The Prize for Distinguished Achievement in Social Philosophy, 2021

Robert Gooding-Williams

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The first recipient of the Prize in Social Philosophy is Robert Gooding-Williams. His multi-faceted, groundbreaking contributions to social philosophy are too numerous to be detailed in full here. The prize is meant to recognize, among many other things, his arguments, starting in the nineteen-eighties, for treating questions about race as representing not just a valid but decisive area for philosophical study; his work as a historian of American and, in particular, African-American social and political thought, and as the author of In the Shadow of Du Bois, a work that established him as one of the world’s most respected scholars of W.E.B. Du Bois; his work as a specialist in nineteenth and twentieth century European philosophy, with particular emphases on Nietzsche and questions of aesthetics; and his work as a social critic and essayist with an unswerving focus on the horrors of the persistence of white supremacy in the US and, above all, on its manifestations as anti-black racism. We would like to honor him for the insight and originality with which over the years, he has brought these nominally different intellectual pursuits together, for instance, in his argument for situating Frederick Douglass and Du Bois squarely with the canon of political philosophy and in his appeal to the logic of aesthetic modernism as a model for understanding the dynamics of liberating social change. We would also like to honor him for his unusually intense devotion to his political and philosophical ideals with reference not only to his distinguished scholarship but also to his teaching and service to the profession.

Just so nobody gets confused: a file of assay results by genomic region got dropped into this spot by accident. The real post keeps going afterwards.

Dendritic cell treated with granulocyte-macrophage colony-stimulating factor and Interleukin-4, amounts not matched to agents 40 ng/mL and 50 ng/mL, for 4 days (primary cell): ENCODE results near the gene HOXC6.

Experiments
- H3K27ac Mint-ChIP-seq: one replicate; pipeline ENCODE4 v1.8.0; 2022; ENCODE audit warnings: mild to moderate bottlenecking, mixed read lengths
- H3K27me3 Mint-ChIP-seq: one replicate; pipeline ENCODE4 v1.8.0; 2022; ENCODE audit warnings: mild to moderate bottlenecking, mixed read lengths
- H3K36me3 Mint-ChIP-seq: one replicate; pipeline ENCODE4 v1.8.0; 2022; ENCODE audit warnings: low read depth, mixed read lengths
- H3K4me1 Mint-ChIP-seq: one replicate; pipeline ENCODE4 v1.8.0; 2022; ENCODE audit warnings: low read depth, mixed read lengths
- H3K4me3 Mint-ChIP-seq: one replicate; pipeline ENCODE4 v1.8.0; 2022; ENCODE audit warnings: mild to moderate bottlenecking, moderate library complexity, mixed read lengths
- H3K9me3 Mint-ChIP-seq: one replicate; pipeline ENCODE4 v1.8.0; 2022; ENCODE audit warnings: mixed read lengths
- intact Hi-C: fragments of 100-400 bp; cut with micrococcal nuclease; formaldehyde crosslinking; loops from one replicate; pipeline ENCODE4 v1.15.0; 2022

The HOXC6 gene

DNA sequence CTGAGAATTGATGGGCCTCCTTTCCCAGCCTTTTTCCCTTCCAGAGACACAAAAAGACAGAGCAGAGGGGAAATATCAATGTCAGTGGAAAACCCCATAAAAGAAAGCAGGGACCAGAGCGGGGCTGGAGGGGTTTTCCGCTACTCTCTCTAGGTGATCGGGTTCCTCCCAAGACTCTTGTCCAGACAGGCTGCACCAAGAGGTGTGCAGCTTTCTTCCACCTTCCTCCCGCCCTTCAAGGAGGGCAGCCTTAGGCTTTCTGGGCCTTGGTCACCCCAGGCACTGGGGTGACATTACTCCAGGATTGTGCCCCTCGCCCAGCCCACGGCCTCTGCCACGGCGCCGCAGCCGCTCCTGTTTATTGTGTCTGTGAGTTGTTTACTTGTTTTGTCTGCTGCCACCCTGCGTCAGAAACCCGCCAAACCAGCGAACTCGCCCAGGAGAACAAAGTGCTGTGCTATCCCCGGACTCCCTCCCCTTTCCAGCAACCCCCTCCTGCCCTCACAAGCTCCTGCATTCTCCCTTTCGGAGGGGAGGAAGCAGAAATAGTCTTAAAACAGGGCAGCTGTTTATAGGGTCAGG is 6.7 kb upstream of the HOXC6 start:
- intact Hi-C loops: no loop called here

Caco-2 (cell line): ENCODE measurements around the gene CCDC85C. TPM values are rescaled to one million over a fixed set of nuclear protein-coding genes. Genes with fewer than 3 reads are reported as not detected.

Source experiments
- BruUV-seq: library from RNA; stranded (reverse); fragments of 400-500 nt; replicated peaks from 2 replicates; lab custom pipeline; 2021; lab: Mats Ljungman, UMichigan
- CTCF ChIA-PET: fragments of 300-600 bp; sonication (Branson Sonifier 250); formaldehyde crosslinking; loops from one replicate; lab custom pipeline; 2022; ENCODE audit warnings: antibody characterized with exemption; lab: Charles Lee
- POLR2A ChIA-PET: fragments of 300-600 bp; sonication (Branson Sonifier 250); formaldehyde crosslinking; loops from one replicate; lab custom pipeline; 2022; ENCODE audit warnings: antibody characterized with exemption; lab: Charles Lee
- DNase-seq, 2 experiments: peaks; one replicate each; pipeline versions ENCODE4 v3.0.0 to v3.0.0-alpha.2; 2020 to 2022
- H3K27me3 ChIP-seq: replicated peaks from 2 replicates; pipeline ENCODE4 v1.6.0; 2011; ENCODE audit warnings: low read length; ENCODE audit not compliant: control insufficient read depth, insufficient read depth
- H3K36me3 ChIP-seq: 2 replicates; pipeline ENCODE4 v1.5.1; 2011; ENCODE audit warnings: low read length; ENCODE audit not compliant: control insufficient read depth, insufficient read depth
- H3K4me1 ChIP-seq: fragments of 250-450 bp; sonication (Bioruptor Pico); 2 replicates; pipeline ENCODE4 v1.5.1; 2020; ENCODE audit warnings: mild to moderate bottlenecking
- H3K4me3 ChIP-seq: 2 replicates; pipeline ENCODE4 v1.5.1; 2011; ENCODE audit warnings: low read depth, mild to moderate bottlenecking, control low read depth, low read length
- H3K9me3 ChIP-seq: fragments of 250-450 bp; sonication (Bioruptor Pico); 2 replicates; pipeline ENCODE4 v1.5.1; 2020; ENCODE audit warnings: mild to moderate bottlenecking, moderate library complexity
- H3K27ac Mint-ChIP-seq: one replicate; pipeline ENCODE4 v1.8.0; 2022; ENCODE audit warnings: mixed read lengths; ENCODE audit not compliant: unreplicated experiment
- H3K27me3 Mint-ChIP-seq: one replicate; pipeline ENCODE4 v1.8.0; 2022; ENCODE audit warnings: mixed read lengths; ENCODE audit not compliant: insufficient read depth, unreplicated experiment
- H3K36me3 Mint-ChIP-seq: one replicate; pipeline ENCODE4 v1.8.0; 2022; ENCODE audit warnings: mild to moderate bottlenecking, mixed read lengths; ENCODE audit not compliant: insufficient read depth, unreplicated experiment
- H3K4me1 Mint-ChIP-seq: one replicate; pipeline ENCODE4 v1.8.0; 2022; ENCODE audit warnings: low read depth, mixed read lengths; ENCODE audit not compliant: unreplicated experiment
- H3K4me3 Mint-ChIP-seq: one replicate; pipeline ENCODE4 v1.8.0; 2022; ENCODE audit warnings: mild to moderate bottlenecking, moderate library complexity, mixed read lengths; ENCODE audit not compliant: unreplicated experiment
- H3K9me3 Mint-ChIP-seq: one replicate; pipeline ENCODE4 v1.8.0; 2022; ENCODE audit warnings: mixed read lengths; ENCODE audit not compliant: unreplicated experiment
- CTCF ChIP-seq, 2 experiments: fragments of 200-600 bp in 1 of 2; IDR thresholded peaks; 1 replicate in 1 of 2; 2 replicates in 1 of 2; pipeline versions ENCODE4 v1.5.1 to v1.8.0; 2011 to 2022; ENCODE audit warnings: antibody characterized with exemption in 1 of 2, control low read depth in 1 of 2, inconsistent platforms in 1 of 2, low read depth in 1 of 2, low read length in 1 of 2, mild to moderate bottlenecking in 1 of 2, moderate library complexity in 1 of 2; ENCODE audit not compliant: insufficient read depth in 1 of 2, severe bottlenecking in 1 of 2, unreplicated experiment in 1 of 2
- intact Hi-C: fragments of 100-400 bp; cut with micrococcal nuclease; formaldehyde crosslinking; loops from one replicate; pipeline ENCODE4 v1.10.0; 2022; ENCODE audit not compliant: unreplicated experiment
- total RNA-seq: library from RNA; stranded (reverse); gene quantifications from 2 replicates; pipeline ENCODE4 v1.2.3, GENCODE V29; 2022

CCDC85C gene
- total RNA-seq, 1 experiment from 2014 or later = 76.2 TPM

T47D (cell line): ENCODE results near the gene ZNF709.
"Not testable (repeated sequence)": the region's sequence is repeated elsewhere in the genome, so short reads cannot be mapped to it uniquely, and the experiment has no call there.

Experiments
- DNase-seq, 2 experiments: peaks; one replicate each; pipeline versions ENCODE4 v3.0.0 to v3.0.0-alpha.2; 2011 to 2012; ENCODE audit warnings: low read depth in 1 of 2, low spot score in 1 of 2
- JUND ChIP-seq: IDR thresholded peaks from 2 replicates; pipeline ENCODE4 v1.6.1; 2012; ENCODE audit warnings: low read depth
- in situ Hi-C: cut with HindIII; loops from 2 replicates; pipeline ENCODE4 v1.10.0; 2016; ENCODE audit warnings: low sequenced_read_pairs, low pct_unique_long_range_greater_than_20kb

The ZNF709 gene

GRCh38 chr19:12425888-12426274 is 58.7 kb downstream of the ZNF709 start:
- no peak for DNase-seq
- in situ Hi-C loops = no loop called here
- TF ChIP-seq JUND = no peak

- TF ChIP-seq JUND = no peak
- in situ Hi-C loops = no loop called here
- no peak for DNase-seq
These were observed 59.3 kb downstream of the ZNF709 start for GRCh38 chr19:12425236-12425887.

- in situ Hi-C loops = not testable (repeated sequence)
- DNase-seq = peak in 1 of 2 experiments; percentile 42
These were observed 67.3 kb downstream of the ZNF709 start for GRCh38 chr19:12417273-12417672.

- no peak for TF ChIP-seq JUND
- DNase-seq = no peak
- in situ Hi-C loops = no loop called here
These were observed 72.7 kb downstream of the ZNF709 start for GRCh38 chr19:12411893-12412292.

On April 29th, 2021, Professor Gooding-Williams accepted the inaugural Prize. The ceremony, co-hosted by the Philosophy Departments at the New School for Social Research and Vanderbilt University, was held online as a result of the pandemic. Professor Gooding-Williams delivered a lecture, “Du Bois, Democracy and Aesthetic Education,” that was followed by brief comments by Cristina Beltrán (NYU) and Linda Zerilli (Chicago).  The lecture was attended by colleagues, former students, and members of the larger community.